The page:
B.C. launches hiring drive for Crown prosecutors to help address repeat offending

Click to play video: 'Province launches recruitment drive for Crown Counsel'
Province launches recruitment drive for Crown Counsel
WATCH: The province is taking steps to deal with a backlog in the court system - involving violent repeat offenders. But as Catherine Urquhart reports, critics say it'll take more than hiring more crown prosecutors to fix rhe problem. – Jan 12, 2023

The British Columbia Prosecution Service has launched a recruitment drive for Crown lawyers and other staff, part of a series of recent measures to address repeat violent offending.

A statement from the service says it’s aiming to hire up to 40 Crown counsel this year, some to fill vacancies created by the dedication of prosecutors to repeat violent offender response teams.

Those teams are part of the province’s safer communities action plan launched by Premier David Eby soon after he was sworn in last November.

Read more: BC Prosecution Service short on staff due to repeat violent offender response team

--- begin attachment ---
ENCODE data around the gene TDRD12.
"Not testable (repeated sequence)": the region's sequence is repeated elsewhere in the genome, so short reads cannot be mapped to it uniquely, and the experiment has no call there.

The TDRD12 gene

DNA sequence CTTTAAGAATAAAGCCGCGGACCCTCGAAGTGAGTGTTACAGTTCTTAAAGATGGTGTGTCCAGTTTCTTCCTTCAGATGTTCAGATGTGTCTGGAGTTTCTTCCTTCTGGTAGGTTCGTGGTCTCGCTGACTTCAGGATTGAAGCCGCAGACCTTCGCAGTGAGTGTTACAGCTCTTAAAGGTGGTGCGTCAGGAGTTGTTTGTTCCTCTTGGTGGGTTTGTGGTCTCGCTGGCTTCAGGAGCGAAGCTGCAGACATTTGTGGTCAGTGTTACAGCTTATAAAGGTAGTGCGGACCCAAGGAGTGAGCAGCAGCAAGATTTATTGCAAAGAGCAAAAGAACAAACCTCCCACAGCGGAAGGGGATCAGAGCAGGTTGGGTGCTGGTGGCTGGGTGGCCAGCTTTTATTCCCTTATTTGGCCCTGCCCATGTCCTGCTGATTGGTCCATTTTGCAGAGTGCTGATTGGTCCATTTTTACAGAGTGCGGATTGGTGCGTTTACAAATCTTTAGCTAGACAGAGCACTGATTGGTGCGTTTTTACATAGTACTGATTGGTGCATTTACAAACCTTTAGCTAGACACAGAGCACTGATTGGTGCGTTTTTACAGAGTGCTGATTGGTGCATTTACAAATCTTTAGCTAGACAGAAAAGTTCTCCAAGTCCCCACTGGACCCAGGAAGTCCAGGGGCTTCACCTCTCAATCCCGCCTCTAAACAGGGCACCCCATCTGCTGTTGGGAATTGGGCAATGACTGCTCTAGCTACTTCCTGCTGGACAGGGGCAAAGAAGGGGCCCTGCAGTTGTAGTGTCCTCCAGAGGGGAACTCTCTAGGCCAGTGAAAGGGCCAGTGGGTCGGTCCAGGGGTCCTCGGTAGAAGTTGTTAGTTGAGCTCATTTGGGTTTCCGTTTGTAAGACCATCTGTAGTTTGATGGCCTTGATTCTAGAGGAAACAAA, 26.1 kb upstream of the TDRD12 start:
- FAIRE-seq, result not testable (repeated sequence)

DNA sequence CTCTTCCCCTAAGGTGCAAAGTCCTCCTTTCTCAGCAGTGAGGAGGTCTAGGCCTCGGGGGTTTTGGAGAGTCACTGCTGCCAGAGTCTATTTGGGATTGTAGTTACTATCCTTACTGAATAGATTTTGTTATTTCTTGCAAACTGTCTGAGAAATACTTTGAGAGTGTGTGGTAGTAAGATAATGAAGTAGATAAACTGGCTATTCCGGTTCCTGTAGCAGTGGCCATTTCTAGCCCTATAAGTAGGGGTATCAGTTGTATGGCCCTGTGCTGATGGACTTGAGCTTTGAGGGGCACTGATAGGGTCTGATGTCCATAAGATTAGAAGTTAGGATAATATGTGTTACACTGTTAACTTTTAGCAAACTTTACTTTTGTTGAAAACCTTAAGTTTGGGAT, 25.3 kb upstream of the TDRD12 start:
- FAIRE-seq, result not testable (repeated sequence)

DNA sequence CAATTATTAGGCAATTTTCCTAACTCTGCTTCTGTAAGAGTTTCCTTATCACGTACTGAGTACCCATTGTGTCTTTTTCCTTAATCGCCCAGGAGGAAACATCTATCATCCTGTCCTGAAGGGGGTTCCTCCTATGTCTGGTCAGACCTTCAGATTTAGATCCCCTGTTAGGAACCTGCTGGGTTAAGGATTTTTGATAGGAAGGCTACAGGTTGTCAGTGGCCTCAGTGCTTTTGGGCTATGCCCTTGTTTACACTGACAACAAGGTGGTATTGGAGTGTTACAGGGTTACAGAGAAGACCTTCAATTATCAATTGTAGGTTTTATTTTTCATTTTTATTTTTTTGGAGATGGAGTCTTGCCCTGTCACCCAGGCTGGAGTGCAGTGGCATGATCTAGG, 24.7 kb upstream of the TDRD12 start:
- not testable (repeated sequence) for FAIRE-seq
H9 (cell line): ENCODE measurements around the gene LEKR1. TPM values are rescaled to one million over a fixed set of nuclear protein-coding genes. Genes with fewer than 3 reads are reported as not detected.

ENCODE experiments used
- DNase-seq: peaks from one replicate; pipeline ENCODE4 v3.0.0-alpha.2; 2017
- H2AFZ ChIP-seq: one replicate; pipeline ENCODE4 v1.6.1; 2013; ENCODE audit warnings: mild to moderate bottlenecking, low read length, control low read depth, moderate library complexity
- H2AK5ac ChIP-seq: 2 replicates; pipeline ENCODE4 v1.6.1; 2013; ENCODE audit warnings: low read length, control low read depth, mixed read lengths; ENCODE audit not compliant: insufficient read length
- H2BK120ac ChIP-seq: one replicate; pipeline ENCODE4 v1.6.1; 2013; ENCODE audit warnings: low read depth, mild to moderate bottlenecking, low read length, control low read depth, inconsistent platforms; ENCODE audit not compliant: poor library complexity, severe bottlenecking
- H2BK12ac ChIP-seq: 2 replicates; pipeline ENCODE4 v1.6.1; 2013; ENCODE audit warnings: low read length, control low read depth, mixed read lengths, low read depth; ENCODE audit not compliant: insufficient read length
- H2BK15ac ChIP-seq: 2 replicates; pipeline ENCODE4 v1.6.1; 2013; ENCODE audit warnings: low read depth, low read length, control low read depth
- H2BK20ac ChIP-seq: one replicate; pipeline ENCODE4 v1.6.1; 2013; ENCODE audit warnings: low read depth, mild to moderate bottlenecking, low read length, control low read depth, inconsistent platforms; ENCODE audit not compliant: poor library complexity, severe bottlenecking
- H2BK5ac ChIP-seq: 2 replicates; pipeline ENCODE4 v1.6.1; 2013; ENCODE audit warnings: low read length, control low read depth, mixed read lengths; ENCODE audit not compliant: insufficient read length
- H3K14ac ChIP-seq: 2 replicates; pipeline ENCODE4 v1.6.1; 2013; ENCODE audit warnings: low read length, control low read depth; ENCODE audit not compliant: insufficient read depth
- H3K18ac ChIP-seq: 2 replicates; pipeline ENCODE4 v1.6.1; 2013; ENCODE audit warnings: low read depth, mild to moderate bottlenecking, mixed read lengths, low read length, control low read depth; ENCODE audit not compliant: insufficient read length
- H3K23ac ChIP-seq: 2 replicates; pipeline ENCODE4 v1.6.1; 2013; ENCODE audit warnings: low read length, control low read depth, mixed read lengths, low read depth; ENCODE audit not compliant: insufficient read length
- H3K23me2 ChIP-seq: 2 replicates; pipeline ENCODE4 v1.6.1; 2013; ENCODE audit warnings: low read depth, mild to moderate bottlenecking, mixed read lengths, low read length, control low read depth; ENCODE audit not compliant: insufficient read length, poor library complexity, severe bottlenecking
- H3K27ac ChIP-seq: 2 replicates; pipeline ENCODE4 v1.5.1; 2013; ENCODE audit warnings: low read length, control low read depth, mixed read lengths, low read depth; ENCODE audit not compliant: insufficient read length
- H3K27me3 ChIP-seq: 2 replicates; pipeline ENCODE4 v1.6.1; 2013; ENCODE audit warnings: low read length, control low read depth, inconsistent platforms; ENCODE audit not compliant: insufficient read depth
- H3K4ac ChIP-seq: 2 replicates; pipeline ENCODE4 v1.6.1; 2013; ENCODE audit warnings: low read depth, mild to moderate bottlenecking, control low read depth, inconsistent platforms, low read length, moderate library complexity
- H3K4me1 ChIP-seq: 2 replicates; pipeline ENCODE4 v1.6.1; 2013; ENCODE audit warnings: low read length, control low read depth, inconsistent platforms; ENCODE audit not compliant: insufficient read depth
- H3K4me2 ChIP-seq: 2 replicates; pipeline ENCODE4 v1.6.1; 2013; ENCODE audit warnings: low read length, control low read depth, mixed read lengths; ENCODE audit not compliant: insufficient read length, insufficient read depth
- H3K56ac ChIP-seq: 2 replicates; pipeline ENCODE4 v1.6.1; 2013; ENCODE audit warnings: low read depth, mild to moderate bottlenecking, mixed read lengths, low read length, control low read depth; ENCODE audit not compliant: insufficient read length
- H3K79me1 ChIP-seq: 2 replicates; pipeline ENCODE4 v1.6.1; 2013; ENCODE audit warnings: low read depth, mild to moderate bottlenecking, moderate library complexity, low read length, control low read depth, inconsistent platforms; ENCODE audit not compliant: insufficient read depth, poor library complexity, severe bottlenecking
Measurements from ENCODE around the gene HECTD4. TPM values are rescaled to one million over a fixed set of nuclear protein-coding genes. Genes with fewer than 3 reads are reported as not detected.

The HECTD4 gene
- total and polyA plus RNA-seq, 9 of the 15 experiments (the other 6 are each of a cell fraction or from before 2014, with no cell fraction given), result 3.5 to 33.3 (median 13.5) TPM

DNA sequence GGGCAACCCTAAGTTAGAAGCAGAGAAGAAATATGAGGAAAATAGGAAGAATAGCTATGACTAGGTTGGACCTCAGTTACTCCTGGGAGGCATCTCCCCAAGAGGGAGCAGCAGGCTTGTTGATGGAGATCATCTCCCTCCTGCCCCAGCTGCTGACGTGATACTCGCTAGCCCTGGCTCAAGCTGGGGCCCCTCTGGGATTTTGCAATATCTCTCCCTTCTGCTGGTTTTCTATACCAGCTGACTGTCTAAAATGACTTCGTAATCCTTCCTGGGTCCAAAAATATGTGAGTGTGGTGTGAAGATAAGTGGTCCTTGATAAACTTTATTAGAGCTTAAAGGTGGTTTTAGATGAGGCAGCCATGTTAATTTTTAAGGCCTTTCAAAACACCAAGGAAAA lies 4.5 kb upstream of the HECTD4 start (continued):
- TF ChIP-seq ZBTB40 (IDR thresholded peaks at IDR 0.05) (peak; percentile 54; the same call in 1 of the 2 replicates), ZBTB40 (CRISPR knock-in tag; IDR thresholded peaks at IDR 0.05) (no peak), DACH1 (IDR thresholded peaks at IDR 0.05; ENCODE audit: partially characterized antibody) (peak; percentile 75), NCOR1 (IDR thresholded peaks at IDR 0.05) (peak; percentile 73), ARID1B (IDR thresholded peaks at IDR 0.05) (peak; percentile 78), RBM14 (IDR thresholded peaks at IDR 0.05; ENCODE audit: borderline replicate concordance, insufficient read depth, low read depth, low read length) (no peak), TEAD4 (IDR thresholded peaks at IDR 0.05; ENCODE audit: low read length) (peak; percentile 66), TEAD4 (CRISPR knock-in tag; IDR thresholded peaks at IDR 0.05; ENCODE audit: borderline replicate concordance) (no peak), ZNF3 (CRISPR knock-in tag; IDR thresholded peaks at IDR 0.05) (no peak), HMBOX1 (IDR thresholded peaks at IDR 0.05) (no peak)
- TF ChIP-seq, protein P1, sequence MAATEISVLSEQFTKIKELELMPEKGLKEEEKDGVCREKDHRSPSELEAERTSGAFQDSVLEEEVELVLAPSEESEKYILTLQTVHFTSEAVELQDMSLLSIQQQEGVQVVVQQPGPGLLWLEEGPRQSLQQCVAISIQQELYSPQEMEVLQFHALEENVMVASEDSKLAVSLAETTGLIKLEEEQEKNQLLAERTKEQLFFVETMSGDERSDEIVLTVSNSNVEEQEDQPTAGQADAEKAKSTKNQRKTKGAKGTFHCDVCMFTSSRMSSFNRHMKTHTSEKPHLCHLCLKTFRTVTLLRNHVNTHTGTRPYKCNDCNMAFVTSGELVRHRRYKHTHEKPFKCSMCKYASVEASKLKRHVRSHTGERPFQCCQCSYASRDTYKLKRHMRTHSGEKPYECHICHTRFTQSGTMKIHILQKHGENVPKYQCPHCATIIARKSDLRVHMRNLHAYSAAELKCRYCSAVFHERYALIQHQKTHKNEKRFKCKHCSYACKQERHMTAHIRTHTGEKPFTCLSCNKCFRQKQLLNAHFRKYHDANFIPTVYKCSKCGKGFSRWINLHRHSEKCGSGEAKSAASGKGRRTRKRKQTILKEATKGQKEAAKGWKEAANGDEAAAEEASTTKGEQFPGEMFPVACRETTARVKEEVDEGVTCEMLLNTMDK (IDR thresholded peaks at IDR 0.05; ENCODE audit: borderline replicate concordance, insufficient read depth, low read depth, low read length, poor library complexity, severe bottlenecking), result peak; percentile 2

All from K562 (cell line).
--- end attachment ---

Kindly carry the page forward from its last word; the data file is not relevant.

At the time, Eby said the plan has two key tracks: enforcement, recognizing “zero tolerance” for violence in communities, and intervention, or preventing crime before it happens through services that address root causes.

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Officials have said the response teams will consist of police, prosecutors and probation officers who will focus on repeat offenders, while the province also plans to add 12 mental health response teams, some Indigenous-led.

The job posting for Crown counsel to join the prosecution service shows openings in more than 20 communities from Metro Vancouver to Dawson Creek in northeastern B.C., with the potential for hiring in additional locations.

Click to play video: 'Random, violent crime in communities throughout B.C.'
Random, violent crime in communities throughout B.C.

The service says it’s looking for lawyers with at least six years of trial experience and it’s strongly encouraging applications from candidates across Canada.

The Opposition Liberals have been critical of what they call the government’s “catch-and-release” policy on repeat violent offenders, citing incidents of people being arrested for alleged violent attacks and being released on bail soon after.

Eby has said the provincial action plan is needed in part because federal changes to the bail system have made it more difficult to hold people who commit repeat, violent offences in custody until they’ve stood trial.


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